Sunday, November 24, 2013

Dream Things that Never Were And Say Why Not?

I asked my students to explain this quote as our warm-up and discussion into the 50th anniversary of President John F. Kennedy’s assassination.  One student’s words stuck with me – “Learning is the most important thing we can do to achieve our dreams – if I learn, it’s going to help my dreams come true. If my dreams come true, I’m going to be helping our country and the world be a better place. The cool thing is Mr. Storm, we may not even know how we are affecting the other people around us and making it better.” Isn’t that the truth?

Ever since I can remember I have loved to learn.  As a small child it was a sense of curiosity and yearning to know as much as I could. I would read anything I could get my hands on, and I remember at the age of 8 going on weekly trips to the grocery store with my grandmother convincing her to stop at the local five and dime and purchase a book for me. Often these books were in the clearance or discount section, but it didn’t matter – I knew I was going to find something new out.

The other part of learning that I loved was hearing from other people – I loved hearing their stories. It always fascinated me that people had these amazing experiences, and thinking back now, I believe that all of these stories, more importantly listening to all of these stories has helped to define (and continue to define) me as the teacher I am in my classroom today.

On a brisk Saturday in November, I had the opportunity to get some learning a majorly discounted price – FREE and even more importantly, I had the opportunity to experience, share, and listen to stories from amazing educators. I attended Edcamp New Jersey 2013 alongside 296 other educators – including superintendents, principals, teachers, and even students. The people that I interacted and shared with exhibited passion, enthusiasm, and excitement for learning.

This was my first experience with an edcamp and I didn’t know what to expect. Believe it or not, I was a bit nervous and was up before my alarm to read over my Twitter feed and read blogs about other’s experiences with edcamps. I was not disappointed. Even twenty-four hours later the passion for learning I felt from others is still reverberating around inside of me. I’m re-energized to head back to my classroom on Monday.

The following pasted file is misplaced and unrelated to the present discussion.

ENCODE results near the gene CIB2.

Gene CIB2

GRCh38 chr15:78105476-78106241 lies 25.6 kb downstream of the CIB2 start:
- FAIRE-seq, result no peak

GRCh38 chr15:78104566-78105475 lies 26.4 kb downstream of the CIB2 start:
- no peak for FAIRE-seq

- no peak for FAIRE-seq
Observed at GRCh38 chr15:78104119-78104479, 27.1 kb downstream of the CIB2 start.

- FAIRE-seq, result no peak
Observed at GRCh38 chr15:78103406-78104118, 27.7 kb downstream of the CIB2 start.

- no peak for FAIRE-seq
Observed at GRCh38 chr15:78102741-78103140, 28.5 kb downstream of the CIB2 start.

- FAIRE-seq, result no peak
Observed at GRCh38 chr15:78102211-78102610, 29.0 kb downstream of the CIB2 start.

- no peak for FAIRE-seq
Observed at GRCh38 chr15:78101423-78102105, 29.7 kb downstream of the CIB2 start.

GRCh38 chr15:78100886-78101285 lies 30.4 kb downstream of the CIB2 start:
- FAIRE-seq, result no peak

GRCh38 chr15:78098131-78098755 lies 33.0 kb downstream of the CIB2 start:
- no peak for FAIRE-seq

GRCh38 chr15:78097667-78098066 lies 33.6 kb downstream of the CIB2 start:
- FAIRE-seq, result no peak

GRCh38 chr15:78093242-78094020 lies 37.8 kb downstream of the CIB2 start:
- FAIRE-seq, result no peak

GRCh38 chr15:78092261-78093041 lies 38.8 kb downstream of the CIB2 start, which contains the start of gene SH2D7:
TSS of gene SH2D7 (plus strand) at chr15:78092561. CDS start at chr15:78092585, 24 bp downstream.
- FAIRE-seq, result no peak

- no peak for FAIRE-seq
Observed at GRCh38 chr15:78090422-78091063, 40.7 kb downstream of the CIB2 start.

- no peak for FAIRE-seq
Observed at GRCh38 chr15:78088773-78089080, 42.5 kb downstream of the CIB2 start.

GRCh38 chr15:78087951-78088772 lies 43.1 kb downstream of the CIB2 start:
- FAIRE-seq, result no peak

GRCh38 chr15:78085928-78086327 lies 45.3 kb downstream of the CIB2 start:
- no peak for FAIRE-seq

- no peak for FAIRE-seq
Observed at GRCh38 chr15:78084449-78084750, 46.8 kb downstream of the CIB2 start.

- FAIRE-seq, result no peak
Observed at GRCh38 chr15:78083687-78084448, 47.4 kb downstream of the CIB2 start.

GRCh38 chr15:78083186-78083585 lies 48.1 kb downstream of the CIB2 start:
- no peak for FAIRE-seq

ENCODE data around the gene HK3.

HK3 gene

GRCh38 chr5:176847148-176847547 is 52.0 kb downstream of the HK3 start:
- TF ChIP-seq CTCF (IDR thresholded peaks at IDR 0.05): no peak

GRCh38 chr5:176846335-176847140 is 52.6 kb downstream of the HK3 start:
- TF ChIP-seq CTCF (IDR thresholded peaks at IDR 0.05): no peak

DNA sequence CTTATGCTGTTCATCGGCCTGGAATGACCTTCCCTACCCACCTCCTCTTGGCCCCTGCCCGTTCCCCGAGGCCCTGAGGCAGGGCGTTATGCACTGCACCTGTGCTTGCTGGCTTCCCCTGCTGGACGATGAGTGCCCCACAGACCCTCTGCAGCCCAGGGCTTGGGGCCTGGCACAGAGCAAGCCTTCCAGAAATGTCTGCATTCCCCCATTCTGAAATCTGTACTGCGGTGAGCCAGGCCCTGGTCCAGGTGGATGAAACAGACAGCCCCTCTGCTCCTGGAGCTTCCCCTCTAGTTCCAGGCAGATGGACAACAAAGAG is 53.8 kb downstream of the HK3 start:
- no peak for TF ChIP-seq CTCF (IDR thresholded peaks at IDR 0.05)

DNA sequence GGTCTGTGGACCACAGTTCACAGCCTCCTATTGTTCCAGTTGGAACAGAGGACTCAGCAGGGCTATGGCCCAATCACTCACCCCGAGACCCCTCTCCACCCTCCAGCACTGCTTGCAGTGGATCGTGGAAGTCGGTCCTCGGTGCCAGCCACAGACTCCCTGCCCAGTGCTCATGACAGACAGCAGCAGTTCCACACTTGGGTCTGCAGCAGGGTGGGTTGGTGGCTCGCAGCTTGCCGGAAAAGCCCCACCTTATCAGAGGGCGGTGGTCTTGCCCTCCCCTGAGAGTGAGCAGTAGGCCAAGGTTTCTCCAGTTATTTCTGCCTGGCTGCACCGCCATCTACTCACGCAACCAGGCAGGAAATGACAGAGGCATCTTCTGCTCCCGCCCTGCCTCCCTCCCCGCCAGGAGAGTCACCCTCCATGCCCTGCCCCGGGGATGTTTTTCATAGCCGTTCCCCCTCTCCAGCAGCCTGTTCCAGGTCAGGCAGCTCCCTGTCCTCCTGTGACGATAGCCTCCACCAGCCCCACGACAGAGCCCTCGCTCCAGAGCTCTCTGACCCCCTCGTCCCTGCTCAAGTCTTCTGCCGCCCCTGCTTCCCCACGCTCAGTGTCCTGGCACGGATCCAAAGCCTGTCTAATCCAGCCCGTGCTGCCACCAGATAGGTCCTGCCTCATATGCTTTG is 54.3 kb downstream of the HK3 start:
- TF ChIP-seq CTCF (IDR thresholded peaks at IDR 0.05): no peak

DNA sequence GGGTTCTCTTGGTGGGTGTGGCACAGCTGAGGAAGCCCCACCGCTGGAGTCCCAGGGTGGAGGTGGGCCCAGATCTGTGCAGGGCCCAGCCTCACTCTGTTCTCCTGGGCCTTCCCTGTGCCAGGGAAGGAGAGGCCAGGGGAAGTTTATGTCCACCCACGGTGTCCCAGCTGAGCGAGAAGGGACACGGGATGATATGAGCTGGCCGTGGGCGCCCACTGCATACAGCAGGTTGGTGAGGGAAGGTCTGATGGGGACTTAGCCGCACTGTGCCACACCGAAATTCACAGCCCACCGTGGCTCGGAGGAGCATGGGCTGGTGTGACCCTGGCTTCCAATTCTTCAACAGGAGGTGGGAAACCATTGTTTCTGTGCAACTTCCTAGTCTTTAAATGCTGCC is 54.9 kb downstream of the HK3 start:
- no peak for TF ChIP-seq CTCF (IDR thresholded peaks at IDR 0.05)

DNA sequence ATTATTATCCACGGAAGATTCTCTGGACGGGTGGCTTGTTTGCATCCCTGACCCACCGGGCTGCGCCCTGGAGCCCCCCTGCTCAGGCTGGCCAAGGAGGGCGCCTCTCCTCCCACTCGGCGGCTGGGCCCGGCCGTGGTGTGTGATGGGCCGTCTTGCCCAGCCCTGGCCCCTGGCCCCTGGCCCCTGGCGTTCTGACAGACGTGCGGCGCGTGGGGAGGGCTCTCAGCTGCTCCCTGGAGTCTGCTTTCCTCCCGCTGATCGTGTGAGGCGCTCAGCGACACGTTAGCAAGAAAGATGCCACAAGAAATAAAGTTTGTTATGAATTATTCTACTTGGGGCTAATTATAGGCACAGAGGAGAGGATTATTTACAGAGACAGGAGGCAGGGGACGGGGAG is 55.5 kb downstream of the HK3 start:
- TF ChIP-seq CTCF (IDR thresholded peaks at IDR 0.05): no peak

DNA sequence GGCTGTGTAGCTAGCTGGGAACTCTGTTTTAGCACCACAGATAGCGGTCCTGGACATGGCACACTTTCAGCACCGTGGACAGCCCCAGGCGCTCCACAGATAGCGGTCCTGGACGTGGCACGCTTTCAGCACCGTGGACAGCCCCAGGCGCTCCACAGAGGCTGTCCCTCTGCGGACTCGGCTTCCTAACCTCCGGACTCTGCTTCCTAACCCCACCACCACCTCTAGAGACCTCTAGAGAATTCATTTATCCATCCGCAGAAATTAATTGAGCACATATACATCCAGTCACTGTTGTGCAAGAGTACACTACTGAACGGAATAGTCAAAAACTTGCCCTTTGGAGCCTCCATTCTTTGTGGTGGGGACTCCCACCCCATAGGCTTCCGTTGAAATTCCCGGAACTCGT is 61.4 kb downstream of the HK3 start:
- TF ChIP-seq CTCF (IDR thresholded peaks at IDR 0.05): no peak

Many of the pressures of education these days, has taken a toll on some amazing teachers and created a major tone and sense of negativity. Roughly 46% of new teachers leave the profession within the first five years, but what happens to those teachers who can’t or don’t leave? Negativity, pessimism, low morale, disinterest, not wanting to try “new” things, complaining –these things begin to permeate the “veteran” teacher’s life. Two years ago I was one of those teachers. Despite my passion for learning and teaching my students, I was feeling isolated and alone and beginning to think of alternatives to teaching – despite the numerous kudos from parents and students. 

Then I became re-engaged on Twitter and met teachers just like me – passionate, but dealing with almost all of the same concerns and issues I was.  Through “edchats” and conversation in 140 characters, I was able to feel energized again and refocused on what really matters…my students. I came back to school with the attitude that my decisions were always going to be made, not for me, not for a new “initiative”, but for those smiling faces sitting in front of me on that first day of school. Those kids who were starting school with dreams and hopes, just like I was, only my hopes and dreams were for them to achieve theirs.

 I shared my experiences throughout the day via Twitter, Facebook, and Instagram and I am excited to share with my students that I spent a whole Saturday learning in a middle school with 296 other people. And when they ask, “Why?” – my answer will be the response,which, knowing my students will lead to amazing discussion.  I will share with them the words President Kennedy's brother, Robert, often used to end many of his speeches (based on the words of the author Shaw) “Some people see things as they are and say why? I dream things that never were and say, why not?” 

No comments: